WSOP 2017: Morten Mortensen secures top stack to conclude Day 1A

There's nothing quite like the start of the World Series of Poker Main Event. It's the beginning, sure. But it's also a climax of sorts, marking the end of many months of anticipation by players and fans alike.

It was just after 11 a.m. this morning when the directive to "shuffle up and deal" was finally heard. At last, the Main Event had arrived.

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Back to the start

What had been long imagined suddenly had become real. And as long as we're getting real, let's note together how there's a long, long way to go before this year's Main Event narrative will reach its climax with the crowning of another champion.

A real long way.

Last year's World Series of Poker Main Event didn't end until well into Level 43. In other words, there were more than 85 hours' worth of poker played before the 6,737 players who started the tournament had been reduced to just one.

Let the anticipating begin... again.

A total of 795 players turned out for today's Day 1A, the most for an initial WSOP Main Event starting flight since 2013. From that group approximately 500 made it through to play their Day 2 on Tuesday, with Denmark's Morten Mortensen the one making the most of the first 10 hours of poker by bagging a leading stack of 276,000.

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Morten Mortensen and his mountain

Following a pre-poker announcement from the WSOP of a new partnership and plan to expand to China, the tournament began with great fanfare with Jerry Chen (representing the WSOP's new partner in Asia, Tencent) being the one kicking things off.

Players were divided between the Amazon and Brasilia ballrooms. As happens every year, there were early casualties in the very first level. And as also happens, big stacks soon emerged as well.

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The Main takes center stage

Two-time bracelet winner and original member of the Hendon Mob Barny Boatman was earliest out of the gate, enjoying a spot at the top of the counts during the day's first hours.

Meanwhile most Team PokerStars Pros and members of Team Online chose to wait for Sunday or Monday to get involved after having racked up an impressive collection of cashes already this summer.

An exception was Team PokerStars Pro Jennifer Shahade. She represented the red spade alone today, though was "playing for two" following the birth of her first child earlier this year. Shahade made a deep run in the Main Event last year (finishing 204th), and she's made Day 2 again this time around, ending the night with 50,100 -- almost exactly the starting stack.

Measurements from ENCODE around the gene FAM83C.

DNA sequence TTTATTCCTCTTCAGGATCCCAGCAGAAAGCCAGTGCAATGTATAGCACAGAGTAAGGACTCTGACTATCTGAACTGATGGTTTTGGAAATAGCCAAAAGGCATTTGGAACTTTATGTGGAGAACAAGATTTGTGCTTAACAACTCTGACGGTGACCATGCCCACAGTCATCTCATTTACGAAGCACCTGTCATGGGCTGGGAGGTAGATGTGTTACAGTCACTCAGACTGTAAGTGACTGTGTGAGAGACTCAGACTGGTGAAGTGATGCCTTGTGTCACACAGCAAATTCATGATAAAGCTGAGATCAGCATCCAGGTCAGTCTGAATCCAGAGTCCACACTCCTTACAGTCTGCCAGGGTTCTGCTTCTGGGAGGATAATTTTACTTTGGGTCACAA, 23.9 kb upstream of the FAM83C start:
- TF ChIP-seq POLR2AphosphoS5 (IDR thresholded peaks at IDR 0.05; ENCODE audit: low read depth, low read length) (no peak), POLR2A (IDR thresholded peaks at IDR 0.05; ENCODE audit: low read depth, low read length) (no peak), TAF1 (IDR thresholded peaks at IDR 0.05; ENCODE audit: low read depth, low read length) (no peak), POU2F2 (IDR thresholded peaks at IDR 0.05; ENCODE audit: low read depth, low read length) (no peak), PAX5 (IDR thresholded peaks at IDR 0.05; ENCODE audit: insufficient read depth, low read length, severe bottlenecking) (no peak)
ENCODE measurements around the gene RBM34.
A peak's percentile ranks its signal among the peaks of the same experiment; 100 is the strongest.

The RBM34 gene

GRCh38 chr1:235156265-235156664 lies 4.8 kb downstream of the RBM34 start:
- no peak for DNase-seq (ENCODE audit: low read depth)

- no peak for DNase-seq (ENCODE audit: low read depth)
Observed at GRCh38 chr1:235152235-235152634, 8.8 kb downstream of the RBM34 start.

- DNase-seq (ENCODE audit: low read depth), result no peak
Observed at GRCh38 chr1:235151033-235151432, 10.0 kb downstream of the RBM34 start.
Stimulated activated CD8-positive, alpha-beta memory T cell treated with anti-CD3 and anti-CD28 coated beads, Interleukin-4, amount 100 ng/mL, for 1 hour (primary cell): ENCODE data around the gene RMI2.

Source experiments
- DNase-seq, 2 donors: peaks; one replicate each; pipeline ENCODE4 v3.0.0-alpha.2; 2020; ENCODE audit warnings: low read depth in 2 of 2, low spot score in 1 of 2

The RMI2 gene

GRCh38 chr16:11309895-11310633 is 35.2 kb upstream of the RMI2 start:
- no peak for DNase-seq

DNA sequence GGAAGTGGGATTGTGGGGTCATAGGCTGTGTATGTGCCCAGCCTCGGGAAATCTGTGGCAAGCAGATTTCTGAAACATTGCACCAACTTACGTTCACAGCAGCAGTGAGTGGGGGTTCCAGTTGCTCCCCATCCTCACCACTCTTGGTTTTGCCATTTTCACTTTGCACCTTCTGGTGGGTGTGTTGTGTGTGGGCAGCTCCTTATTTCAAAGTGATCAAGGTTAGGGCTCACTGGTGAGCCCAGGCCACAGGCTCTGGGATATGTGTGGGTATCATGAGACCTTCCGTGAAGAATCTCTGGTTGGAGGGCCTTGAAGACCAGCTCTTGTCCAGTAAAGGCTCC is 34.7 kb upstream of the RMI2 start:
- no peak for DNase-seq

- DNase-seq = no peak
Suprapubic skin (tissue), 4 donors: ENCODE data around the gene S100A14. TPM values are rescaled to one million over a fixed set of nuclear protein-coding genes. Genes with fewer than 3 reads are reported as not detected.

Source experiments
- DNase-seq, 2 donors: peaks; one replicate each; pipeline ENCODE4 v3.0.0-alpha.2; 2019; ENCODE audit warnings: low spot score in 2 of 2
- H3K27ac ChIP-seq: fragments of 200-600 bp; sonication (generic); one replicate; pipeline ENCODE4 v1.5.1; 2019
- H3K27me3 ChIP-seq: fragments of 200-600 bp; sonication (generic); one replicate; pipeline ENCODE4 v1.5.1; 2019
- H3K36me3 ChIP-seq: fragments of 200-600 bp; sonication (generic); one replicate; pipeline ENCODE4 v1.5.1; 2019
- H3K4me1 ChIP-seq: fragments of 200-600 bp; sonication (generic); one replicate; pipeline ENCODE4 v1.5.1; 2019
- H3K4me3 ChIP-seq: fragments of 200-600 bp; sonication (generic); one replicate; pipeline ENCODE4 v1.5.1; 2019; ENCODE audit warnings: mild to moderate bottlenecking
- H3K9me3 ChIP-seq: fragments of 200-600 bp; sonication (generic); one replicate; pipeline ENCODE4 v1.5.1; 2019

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Made in the Shahade

As the night drew to a close the first-day eliminations steadily continued, with Sorel Mizzi, Dan Shak, Anton Morgenstern, Leon Tsoukernik, and Matt Savage among the fallen.

That's when other players pushed ahead of Boatman to take turns hovering near the top of the counts, among them Ryan Hall, Nick Schwarmann, and Jonathan Little. And for a time it appeared Sam Grafton -- known as "SamSquid" on PokerStars -- had surged ahead of all to end the night in front.

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The stack of Grafton grows

But in the last hand of the night Mortensen turned a nine-high straight to crack an opponent's pair of kings, enabling him to secure a huge pot and the top stack among Day 1A players.

Also of note, former WSOP Main Event champion Jerry Yang (2007) was knocked out near the end of the night, while his fellow champs Martin Jacobson (2014) and Qui Nguyen (2016) both survived.

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Looking for the Nguyen

Click here for a complete list of end of Day 1A chip counts.

It all starts again tomorrow at 11 a.m. local time, when a larger group no doubt will add further to the overall 2017 WSOP Main Event turnout. Over recent years, Day 1B has consistently attracted fields more than twice the size of Day 1A, and Day 1C fields have been considerably more than the first two starting flights combined.

Again tomorrow, those 50,000-chip starting stacks will look deep when the dealers are told to "shuffle up and deal." But the one who wins poker's most coveted tournament title more than two weeks from now will likely sport a finishing stack of 330 million or more.

Like we said, it's a long way to go. A real long way. So much so that to last all of the way to the end might today seem a superhuman feat.

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Jonathan Dwek, one of the many Day 1A heroes

It can be done, however. We've seen it before. Come back tomorrow and join us as we watch it happen again.

WSOP photos by